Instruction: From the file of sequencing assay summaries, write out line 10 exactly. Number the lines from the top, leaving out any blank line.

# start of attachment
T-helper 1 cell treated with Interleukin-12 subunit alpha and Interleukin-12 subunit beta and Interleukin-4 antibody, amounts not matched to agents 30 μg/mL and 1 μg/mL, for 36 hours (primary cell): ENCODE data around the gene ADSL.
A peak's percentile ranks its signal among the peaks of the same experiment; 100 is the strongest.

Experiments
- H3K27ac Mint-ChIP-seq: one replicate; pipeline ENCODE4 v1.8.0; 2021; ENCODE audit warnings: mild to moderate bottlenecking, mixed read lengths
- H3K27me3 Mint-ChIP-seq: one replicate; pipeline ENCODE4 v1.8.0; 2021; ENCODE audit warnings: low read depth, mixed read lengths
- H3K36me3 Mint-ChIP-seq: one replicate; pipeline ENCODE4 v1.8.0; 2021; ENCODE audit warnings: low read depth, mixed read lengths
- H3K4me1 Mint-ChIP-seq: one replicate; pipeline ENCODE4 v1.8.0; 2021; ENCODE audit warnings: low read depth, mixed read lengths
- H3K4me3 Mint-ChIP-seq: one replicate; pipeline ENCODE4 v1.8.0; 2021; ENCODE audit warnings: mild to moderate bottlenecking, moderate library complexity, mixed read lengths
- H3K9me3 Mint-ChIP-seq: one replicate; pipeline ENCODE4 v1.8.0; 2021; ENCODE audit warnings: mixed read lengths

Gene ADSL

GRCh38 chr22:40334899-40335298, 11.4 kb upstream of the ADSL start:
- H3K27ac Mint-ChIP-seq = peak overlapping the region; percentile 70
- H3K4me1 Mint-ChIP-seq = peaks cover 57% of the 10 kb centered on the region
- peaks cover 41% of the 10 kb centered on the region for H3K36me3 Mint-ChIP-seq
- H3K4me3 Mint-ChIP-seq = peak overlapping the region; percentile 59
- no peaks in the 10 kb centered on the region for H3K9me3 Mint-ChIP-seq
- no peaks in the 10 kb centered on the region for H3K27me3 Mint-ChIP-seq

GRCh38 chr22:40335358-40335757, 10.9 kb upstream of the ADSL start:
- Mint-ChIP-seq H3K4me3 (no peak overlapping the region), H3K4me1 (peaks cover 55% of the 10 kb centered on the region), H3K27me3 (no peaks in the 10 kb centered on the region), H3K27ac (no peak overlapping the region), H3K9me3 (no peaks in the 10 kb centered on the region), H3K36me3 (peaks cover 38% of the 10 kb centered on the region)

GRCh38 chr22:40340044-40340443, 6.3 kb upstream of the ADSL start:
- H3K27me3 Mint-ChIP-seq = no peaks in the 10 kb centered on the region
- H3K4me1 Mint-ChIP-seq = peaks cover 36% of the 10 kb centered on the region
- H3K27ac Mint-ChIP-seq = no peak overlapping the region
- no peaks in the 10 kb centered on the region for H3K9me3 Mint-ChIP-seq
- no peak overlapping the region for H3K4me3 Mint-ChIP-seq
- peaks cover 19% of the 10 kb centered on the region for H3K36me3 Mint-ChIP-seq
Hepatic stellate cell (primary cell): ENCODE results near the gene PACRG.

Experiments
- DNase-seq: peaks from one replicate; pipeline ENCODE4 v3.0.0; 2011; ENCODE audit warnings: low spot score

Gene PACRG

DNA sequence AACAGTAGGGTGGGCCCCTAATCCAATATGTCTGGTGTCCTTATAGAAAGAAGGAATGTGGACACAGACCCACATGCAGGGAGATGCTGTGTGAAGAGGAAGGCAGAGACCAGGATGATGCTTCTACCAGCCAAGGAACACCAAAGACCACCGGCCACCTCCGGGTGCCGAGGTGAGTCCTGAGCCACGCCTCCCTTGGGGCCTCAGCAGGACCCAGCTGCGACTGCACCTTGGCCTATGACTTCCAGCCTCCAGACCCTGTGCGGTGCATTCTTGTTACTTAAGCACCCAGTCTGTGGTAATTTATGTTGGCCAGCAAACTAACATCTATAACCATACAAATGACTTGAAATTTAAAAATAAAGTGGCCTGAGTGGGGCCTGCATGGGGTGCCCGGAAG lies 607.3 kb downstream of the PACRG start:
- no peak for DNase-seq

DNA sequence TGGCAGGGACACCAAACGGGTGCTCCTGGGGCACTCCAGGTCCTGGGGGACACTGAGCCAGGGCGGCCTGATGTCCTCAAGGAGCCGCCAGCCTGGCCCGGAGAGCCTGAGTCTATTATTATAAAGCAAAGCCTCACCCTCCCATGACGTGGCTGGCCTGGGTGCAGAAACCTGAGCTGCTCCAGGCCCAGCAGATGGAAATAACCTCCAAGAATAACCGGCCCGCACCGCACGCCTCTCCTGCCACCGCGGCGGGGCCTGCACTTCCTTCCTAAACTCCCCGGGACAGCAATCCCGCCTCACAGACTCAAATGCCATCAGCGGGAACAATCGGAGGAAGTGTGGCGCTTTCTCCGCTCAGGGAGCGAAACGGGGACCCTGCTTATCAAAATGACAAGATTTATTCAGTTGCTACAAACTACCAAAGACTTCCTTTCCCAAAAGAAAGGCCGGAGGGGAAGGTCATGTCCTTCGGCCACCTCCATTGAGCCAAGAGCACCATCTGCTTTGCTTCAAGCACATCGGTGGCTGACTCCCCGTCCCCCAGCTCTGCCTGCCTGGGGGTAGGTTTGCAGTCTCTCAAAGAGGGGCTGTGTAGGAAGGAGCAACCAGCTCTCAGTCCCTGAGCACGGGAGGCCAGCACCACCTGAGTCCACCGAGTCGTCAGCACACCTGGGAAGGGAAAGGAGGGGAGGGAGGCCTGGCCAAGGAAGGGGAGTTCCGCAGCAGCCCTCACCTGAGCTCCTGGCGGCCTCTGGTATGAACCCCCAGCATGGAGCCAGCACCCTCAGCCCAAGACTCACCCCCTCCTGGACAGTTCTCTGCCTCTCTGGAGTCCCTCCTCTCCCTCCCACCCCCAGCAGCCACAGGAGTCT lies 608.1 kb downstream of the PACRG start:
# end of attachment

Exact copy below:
Gene ADSL